From KIDS FIRST!:
Winning the Amateur National Motocross Championship is Cale’s (Corbin Bleu)ticket out of town where he can have the opportunity to make something of himself. The reality of making this dream come true is tenuous at best as Cale has to deal with the curves life throws at him. Filled with twists and turns, the plot isn’t as straightforward or predictable as you might think. While you learn about motocross, the dangers and the thrills and the business itself, this film also deals with family relationships and dating relationships. Along with the message of clinging to dreams, there is also a strong message that sometimes the best way to make something of yourself is by dealing with the situations at hand in the place where you currently live. “Free Style” provides positive role models for interpersonal relationships and offers a positive and hopeful view of the future. It demonstrates the application of knowledge as it engages and entertains adults and children. KIDS FIRST! Child Juror Comments: It was exciting. The guy in yellow was a jerk. The main character’s friends were nice to each other. It was all the motocross stuff I knew. My favorite parts were watching him build the dirt bike and winning. I didn’t expect that chain to break. I like to have fun with the motocross racers, and I like to ride their bikes. The images were awesome - especially the jumps. The music was loud sometimes.
asks the nonmusical question: Who needs Zac Efron and Vanessa Hudgens, anyway? This is a starring vehicle for the other High School Musical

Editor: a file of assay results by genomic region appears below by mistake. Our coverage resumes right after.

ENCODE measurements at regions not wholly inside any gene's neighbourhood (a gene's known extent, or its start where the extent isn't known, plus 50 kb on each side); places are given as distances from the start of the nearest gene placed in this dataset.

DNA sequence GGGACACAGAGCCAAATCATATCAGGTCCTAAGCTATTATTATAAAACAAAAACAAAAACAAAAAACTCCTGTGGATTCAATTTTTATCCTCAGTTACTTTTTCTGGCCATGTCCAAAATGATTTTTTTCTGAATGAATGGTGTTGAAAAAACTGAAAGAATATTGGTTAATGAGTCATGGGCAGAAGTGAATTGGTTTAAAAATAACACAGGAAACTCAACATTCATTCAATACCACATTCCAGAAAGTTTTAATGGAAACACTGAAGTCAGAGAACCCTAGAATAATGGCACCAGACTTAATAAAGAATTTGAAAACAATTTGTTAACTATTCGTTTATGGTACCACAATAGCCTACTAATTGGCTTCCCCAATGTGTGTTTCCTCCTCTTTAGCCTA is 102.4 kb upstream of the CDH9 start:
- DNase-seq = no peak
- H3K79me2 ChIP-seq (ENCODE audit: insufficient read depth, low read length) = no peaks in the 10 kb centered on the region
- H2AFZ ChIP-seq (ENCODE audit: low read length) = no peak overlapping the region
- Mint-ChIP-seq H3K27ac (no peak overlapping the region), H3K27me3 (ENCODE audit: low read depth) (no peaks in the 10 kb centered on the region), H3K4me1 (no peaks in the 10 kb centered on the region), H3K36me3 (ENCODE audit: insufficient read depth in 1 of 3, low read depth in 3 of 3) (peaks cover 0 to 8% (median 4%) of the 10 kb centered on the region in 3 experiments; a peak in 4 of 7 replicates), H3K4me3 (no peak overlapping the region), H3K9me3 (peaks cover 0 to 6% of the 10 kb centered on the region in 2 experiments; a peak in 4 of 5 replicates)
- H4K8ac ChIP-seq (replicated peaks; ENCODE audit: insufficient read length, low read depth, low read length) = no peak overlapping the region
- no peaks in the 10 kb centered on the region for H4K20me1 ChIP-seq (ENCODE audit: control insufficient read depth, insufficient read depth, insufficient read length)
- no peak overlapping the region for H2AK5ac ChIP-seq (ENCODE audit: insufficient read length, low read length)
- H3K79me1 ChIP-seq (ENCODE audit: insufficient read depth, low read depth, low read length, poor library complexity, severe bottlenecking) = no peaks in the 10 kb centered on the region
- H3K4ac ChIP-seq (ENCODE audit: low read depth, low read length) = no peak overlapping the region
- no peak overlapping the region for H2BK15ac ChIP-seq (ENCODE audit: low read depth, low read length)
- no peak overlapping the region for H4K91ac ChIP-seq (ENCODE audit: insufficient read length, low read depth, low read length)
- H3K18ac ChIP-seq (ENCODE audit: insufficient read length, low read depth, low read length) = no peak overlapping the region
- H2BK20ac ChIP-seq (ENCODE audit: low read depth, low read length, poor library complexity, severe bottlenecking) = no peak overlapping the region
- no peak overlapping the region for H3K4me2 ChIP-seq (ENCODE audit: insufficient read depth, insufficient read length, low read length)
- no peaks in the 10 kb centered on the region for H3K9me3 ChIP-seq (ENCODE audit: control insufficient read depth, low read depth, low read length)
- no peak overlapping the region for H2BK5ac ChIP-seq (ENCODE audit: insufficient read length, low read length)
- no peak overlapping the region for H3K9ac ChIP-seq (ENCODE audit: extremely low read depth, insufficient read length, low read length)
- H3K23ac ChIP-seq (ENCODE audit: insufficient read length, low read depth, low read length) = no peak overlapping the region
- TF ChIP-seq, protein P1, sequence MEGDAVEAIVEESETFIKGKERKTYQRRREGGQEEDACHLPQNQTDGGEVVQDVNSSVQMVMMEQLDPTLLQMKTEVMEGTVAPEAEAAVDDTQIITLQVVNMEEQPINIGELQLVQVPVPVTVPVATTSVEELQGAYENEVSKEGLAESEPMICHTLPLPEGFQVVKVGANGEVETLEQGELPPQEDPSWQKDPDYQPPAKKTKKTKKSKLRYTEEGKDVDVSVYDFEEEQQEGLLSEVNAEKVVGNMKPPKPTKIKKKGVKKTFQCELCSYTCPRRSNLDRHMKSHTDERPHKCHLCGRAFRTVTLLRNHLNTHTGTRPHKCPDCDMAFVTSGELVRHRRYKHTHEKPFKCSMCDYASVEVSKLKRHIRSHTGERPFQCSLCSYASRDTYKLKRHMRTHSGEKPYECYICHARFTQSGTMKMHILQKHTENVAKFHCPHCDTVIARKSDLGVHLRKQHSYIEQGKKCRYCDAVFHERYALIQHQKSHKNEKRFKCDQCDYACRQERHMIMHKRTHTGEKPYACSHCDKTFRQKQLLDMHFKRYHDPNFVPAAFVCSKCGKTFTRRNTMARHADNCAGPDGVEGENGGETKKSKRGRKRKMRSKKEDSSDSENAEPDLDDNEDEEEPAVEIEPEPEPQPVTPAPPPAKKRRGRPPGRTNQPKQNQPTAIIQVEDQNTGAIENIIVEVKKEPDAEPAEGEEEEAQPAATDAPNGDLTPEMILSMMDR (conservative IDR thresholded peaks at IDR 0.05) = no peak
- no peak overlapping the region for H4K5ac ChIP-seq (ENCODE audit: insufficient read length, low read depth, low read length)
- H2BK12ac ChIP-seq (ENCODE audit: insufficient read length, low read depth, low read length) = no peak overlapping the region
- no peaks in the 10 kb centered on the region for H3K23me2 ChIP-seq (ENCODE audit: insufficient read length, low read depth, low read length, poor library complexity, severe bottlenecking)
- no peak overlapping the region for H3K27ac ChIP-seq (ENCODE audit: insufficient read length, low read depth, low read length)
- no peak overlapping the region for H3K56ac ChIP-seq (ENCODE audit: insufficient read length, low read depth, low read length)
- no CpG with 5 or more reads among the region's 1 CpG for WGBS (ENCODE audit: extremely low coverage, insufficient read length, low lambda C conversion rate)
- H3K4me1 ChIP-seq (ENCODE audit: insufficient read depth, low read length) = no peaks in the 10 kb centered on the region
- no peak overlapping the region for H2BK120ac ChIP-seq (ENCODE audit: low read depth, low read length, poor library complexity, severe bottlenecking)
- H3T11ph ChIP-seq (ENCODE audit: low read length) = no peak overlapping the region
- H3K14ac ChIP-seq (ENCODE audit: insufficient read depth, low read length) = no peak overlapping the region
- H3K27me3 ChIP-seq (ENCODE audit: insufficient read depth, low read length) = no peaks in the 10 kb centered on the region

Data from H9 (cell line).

dude, Corbin Bleu, who brings his likable-guy personality to a tale of small-town life and motocross racing. Bleu plays Cale Bryant, a fatherless teen in a drizzly Northwestern burg, a town so rich in motocross talent that three of the top contenders for an open spot on the national racing team just happen to be living there. Really? OK, it seems a bit unlikely, but that's the kind of movie this is: all the formulaic parts are in place, including the struggling single mom (Penelope Ann Miller), the wayward girlfriend, and the foxy waitress (Sandra Echeverria) who works at the town's Mexican restaurant. Can a reunion between Cale and his estranged father be far behind? Director William Dear (Harry and the Hendersons
) is an experienced hand at this kind of familiar-but-sincere drama, and he smoothly guides the TV-level doings here. The motocross sequences are mud-spattered and not all that frequent, but they should be acceptable for X-treme fans. Since the storytelling is humdrum, the movie comes down to Corbin Bleu, and while the HSM
faithful may be satisfied, others will have to admit that his single-note presence doesn't offer a whole lot in the way of excitement--not when it's featured at the center of a 90-minute movie, anyway. --Robert Horton